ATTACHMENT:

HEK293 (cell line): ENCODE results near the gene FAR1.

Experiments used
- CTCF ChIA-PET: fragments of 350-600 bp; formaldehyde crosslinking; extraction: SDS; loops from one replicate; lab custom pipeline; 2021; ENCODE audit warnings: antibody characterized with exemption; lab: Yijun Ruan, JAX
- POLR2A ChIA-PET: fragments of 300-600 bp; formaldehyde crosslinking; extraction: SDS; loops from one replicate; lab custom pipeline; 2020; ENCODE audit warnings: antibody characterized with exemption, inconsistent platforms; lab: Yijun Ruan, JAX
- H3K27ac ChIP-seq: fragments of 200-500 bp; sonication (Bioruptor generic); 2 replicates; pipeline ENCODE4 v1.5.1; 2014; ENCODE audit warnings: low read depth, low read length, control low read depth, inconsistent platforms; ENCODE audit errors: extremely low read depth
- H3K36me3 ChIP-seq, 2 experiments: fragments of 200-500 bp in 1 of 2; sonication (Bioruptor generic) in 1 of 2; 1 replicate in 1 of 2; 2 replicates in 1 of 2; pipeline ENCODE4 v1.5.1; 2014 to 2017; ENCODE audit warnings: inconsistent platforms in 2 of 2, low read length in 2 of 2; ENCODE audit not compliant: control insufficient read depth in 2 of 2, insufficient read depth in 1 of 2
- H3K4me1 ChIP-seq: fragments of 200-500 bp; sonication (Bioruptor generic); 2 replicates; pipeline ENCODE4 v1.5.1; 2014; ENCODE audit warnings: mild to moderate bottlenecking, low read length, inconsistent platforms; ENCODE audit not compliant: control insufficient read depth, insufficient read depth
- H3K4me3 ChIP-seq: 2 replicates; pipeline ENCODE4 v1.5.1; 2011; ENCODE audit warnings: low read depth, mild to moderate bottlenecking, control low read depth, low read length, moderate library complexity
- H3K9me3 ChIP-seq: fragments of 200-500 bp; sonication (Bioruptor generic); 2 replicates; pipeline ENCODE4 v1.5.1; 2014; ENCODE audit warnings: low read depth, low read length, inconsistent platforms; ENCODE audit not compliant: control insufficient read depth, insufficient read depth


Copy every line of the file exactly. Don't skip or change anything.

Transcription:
HEK293 (cell line): ENCODE results near the gene FAR1.

Experiments used
- CTCF ChIA-PET: fragments of 350-600 bp; formaldehyde crosslinking; extraction: SDS; loops from one replicate; lab custom pipeline; 2021; ENCODE audit warnings: antibody characterized with exemption; lab: Yijun Ruan, JAX
- POLR2A ChIA-PET: fragments of 300-600 bp; formaldehyde crosslinking; extraction: SDS; loops from one replicate; lab custom pipeline; 2020; ENCODE audit warnings: antibody characterized with exemption, inconsistent platforms; lab: Yijun Ruan, JAX
- H3K27ac ChIP-seq: fragments of 200-500 bp; sonication (Bioruptor generic); 2 replicates; pipeline ENCODE4 v1.5.1; 2014; ENCODE audit warnings: low read depth, low read length, control low read depth, inconsistent platforms; ENCODE audit errors: extremely low read depth
- H3K36me3 ChIP-seq, 2 experiments: fragments of 200-500 bp in 1 of 2; sonication (Bioruptor generic) in 1 of 2; 1 replicate in 1 of 2; 2 replicates in 1 of 2; pipeline ENCODE4 v1.5.1; 2014 to 2017; ENCODE audit warnings: inconsistent platforms in 2 of 2, low read length in 2 of 2; ENCODE audit not compliant: control insufficient read depth in 2 of 2, insufficient read depth in 1 of 2
- H3K4me1 ChIP-seq: fragments of 200-500 bp; sonication (Bioruptor generic); 2 replicates; pipeline ENCODE4 v1.5.1; 2014; ENCODE audit warnings: mild to moderate bottlenecking, low read length, inconsistent platforms; ENCODE audit not compliant: control insufficient read depth, insufficient read depth
- H3K4me3 ChIP-seq: 2 replicates; pipeline ENCODE4 v1.5.1; 2011; ENCODE audit warnings: low read depth, mild to moderate bottlenecking, control low read depth, low read length, moderate library complexity
- H3K9me3 ChIP-seq: fragments of 200-500 bp; sonication (Bioruptor generic); 2 replicates; pipeline ENCODE4 v1.5.1; 2014; ENCODE audit warnings: low read depth, low read length, inconsistent platforms; ENCODE audit not compliant: control insufficient read depth, insufficient read depth